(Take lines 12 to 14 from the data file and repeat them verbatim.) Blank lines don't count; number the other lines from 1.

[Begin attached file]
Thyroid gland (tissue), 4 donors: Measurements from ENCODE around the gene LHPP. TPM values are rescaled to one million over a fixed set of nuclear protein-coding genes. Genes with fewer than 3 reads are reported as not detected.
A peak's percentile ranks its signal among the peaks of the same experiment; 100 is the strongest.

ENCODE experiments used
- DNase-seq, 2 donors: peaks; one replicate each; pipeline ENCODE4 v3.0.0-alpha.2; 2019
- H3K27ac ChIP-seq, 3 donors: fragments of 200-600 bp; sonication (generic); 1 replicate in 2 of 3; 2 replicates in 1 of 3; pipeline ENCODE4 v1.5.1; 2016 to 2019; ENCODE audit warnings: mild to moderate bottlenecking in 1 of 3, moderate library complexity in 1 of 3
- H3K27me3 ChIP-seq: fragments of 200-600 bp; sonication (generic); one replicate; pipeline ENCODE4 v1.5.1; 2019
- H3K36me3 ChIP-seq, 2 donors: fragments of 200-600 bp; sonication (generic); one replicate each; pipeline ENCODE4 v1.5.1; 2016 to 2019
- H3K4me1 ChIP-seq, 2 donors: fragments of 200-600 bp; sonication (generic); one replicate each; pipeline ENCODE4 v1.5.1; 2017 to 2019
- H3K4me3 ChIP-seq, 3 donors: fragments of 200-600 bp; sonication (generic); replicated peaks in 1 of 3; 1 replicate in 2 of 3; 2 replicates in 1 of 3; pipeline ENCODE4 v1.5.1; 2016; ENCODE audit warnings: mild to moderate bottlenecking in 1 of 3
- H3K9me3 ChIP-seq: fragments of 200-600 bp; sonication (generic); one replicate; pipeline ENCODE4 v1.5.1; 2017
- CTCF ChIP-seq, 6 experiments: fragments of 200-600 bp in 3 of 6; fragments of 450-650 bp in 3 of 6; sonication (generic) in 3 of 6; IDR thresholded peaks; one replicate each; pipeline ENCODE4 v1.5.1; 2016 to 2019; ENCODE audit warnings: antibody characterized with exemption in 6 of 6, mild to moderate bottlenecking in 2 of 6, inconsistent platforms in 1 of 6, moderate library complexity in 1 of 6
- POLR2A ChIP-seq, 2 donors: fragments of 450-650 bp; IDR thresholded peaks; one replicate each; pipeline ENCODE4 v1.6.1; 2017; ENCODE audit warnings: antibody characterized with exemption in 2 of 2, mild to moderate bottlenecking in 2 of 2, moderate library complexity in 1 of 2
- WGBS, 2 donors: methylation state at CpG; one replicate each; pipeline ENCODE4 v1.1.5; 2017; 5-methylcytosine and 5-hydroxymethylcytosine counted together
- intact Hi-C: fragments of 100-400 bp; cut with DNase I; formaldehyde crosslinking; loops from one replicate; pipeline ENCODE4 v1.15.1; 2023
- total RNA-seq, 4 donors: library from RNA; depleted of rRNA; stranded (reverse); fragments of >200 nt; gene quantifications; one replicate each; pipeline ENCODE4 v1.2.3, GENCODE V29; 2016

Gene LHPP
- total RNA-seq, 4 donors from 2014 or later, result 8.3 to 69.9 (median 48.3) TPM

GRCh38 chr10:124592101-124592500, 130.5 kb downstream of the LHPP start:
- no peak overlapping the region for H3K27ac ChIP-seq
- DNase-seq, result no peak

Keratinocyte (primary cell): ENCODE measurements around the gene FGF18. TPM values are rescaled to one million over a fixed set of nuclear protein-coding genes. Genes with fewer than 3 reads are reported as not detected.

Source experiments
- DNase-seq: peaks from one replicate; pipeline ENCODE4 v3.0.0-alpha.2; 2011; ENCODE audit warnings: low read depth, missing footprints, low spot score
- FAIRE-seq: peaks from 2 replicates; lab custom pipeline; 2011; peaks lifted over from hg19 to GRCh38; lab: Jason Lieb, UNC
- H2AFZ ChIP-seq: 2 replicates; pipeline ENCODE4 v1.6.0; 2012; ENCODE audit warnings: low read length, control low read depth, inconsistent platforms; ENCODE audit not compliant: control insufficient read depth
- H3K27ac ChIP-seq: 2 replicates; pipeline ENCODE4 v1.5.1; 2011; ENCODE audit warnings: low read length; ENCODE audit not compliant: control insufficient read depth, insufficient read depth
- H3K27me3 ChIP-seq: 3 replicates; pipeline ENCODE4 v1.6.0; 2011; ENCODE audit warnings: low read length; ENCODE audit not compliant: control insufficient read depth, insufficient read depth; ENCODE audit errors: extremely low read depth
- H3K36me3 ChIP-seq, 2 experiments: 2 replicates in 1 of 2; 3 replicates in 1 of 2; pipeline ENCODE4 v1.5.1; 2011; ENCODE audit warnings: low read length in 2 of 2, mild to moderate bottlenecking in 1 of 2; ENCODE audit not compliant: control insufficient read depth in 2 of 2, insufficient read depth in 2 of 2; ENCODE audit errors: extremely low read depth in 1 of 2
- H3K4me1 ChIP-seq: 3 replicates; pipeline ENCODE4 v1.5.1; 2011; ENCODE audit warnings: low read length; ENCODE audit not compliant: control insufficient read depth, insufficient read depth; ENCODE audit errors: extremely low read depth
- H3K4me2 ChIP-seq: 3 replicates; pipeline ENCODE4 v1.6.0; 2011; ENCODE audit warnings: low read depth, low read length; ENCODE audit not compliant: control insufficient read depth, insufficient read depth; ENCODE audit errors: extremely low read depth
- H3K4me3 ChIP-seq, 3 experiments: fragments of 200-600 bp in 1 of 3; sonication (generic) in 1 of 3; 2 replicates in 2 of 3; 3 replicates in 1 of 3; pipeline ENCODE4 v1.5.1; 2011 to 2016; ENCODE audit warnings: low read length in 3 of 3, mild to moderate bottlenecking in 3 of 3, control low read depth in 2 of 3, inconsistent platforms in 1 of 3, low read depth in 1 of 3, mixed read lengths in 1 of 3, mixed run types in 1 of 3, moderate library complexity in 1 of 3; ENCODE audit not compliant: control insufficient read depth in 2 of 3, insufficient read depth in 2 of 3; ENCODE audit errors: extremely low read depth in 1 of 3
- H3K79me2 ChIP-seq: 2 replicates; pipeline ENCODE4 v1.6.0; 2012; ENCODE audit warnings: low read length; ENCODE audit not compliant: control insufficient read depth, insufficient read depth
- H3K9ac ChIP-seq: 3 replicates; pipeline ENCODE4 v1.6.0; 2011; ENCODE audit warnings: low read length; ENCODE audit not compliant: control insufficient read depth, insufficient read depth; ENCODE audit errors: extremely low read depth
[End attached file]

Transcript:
- POLR2A ChIP-seq, 2 donors: fragments of 450-650 bp; IDR thresholded peaks; one replicate each; pipeline ENCODE4 v1.6.1; 2017; ENCODE audit warnings: antibody characterized with exemption in 2 of 2, mild to moderate bottlenecking in 2 of 2, moderate library complexity in 1 of 2
- WGBS, 2 donors: methylation state at CpG; one replicate each; pipeline ENCODE4 v1.1.5; 2017; 5-methylcytosine and 5-hydroxymethylcytosine counted together
- intact Hi-C: fragments of 100-400 bp; cut with DNase I; formaldehyde crosslinking; loops from one replicate; pipeline ENCODE4 v1.15.1; 2023